“It’s been a struggle ever since Abu Dhabi, not making any putts,” he said. “When putts don’t go in, you don’t have that complete confidence in the putter. It kind of can start bleeding into the rest of the game.”

Fowler’s putting woes contributed in part to missed cuts at Augusta National and Oakmont, and his bid for an Olympic medal was derailed on the very first green last week in Rio when he opened with a four-putt.

With the self-doubt continuing to mount, Fowler has started to tinker with his putting with increasing frequency. He has gone back and forth between conventional and cross-handed grips since the Quicken Loans National in June, including attempts with both grips last week in Brazil.

While he was putting cross-handed under the midday sun Wednesday on the Sedgefield putting green, Fowler admits his mechanics remain a work in progress.

“Just been something I’ve done every year or two. It’s almost like the cross-handed is a little, I guess, an aid in a way,” he said. “It actually puts me in a better position at setup. Sometimes I get a little off (with) conventional, and just a way of getting it back to where I want it to be.”

That last bit could also apply to Fowler’s overall game, which hasn’t been where he wants it to be for several months now.

While it’s hard to imagine a Ryder Cup team without him – especially at a domestic venue where his popularity with partisan crowds could have a tangible impact on the outcome – it is now a very plausible scenario.

Fowler could still earn a pick, even without a late burst of form. But while his play has remained stagnant, his competition has picked up significantly – first Furyk’s 58 at the Travelers Championship, then Kuchar’s bronze medal performance at the Olympics.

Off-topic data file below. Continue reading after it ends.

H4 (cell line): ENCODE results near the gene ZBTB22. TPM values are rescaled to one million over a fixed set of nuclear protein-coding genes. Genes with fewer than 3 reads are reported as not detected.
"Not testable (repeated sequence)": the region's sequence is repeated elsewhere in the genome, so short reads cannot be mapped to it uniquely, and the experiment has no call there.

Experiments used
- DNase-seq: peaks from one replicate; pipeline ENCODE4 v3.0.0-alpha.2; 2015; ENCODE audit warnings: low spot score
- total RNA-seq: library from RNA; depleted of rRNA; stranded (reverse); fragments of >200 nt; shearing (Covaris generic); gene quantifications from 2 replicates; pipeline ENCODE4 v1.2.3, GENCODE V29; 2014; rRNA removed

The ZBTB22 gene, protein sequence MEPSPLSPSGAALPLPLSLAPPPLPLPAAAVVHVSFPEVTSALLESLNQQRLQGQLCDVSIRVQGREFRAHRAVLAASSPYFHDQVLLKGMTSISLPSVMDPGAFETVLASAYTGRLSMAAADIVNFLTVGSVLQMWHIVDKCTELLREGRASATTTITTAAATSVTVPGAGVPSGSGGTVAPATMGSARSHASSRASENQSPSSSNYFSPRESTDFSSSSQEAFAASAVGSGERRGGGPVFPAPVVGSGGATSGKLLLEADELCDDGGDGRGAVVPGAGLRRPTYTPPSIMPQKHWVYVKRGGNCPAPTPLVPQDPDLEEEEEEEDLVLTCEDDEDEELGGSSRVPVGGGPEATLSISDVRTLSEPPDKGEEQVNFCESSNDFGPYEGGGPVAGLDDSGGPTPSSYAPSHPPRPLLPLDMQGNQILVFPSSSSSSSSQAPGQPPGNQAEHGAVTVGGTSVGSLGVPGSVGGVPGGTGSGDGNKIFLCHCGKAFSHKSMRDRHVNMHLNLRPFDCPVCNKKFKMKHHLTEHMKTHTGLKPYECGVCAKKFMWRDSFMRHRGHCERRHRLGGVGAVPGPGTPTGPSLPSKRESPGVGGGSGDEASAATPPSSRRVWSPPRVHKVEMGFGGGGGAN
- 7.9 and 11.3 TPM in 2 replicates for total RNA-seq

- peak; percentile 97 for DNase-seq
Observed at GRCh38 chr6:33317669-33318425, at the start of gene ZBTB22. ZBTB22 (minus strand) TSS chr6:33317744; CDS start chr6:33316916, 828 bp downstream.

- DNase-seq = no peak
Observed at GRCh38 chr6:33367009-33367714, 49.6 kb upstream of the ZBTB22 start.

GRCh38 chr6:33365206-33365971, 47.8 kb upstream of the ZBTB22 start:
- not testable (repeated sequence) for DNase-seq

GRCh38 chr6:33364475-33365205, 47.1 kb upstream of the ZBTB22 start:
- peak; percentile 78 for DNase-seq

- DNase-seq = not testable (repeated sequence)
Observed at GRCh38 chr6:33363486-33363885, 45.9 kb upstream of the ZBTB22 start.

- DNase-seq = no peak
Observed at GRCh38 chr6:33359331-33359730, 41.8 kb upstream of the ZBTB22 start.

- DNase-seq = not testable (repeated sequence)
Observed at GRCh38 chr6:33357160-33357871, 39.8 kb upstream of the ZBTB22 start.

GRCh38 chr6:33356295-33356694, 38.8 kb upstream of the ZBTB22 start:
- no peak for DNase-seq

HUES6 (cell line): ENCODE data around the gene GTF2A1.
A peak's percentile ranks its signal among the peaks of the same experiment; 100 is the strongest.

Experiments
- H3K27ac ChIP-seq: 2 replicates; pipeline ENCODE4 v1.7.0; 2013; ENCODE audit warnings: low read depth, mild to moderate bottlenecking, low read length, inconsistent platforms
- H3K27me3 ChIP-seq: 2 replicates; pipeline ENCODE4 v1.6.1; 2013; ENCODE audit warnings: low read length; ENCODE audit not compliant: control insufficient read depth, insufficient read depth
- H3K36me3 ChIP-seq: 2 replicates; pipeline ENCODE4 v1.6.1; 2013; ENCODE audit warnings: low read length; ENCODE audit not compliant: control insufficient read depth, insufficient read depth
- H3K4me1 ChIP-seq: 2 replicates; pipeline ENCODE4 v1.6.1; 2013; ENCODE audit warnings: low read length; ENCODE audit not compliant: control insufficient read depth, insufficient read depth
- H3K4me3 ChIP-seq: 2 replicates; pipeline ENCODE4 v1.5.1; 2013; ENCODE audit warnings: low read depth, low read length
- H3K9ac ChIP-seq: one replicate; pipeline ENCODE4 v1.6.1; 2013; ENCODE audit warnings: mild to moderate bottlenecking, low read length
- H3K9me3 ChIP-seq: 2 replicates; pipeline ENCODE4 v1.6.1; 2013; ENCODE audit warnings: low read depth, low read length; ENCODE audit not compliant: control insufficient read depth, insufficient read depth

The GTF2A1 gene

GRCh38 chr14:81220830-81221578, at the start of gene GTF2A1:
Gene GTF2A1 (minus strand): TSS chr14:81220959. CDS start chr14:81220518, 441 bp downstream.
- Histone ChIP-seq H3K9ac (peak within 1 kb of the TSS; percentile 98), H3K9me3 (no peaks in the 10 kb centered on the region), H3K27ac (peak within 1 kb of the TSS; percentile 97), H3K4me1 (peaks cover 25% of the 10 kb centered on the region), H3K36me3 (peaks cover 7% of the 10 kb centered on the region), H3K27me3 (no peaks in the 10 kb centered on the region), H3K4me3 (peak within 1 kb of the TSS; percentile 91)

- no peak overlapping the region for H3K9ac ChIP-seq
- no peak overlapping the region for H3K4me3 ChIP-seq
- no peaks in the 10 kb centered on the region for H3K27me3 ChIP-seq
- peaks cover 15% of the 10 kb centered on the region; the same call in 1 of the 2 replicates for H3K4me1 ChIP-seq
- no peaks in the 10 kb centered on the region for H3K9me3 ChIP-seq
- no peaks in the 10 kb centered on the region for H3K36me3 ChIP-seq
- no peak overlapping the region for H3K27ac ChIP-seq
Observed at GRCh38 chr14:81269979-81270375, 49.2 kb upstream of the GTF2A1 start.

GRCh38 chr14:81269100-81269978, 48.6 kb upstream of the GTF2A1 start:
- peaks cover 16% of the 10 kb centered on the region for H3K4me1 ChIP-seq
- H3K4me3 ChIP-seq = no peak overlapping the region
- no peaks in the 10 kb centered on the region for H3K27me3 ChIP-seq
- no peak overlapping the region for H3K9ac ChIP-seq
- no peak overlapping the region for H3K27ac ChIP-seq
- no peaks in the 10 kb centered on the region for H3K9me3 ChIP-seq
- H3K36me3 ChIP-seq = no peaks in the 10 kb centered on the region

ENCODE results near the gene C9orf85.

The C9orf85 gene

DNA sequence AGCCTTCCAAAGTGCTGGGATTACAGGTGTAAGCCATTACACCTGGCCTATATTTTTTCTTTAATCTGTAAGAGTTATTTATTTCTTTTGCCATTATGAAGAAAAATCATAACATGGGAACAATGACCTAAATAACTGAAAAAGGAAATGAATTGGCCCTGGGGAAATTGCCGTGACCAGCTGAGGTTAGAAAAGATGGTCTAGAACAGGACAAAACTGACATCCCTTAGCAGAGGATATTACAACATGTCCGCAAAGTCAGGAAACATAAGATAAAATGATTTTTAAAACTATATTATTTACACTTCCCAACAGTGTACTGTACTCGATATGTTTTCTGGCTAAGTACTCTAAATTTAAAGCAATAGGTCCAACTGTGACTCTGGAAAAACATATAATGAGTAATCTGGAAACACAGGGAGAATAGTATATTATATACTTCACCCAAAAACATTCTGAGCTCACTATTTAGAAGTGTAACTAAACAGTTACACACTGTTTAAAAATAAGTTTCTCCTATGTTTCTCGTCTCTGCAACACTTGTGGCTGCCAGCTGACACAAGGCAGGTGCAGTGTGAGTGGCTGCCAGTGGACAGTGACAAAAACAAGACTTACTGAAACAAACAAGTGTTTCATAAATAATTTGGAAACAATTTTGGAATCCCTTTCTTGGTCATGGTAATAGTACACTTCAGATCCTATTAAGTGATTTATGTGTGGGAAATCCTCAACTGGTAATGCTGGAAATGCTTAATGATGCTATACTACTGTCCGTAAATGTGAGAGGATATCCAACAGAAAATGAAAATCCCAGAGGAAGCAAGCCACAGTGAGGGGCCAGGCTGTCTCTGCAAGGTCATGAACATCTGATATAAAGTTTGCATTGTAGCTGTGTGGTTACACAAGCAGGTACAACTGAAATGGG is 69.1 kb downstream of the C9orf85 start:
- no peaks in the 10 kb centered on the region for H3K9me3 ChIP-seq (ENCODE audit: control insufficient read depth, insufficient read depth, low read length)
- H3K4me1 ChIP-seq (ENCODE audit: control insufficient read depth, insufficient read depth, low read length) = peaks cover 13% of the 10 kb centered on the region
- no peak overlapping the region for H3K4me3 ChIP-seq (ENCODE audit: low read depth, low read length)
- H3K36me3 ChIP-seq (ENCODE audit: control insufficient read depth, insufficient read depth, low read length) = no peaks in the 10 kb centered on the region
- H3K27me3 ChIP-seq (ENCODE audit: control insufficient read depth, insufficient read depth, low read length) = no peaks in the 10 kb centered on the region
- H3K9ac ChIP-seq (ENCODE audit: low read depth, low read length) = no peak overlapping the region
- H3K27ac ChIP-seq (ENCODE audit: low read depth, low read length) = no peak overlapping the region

Fowler now has two more chances to nab an automatic bid, a high-stakes fortnight that begins this week with an unexpected detour to the Tar Heel State.

It’s a circumstance that few could have predicted earlier this year, but it’s one that means the FedEx Cup bubble boys won’t be the only ones sweating this week at Sedgefield.

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Bjorn adds four Ryder Cup veterans as vice captains

By Will GrayMay 22, 2018, 1:05 pm

European Ryder Cup captain Thomas Bjorn has added a quartet of vice captains for the biennial matches this fall in Paris.

Bjorn had already named Robert Karlsson as his first assistant, and he announced Tuesday at the BMW PGA Championship that his group of advisors will also include major champions Padraig Harrington and Graeme McDowell, and former world No. 1s Lee Westwood and Luke Donald.

Westwood is among Europe's most decorated Ryder Cup players, and his addition in this role signals he likely won't participate as a player in the matches for the first time since 1995. The Englishman has spoken openly about his desire to captain the European squad at Whistling Straits in 2020, but he's been quiet on the course in recent months, with a missed secondary cut at the Houston Open his only start since mid-February.

Harrington is seen as another possible captain for the 2020 matches, and he'll don an earpiece for the third straight Ryder Cup, having represented Europe as a player on six straight teams from 1999-2010.

Donald played on four Ryder Cup teams from 2004-12, with the Europeans winning each time he was on the roster. This will mark his first stint as a vice captain, as Donald announced last month that he would be sidelined indefinitely while recovering from a back injury.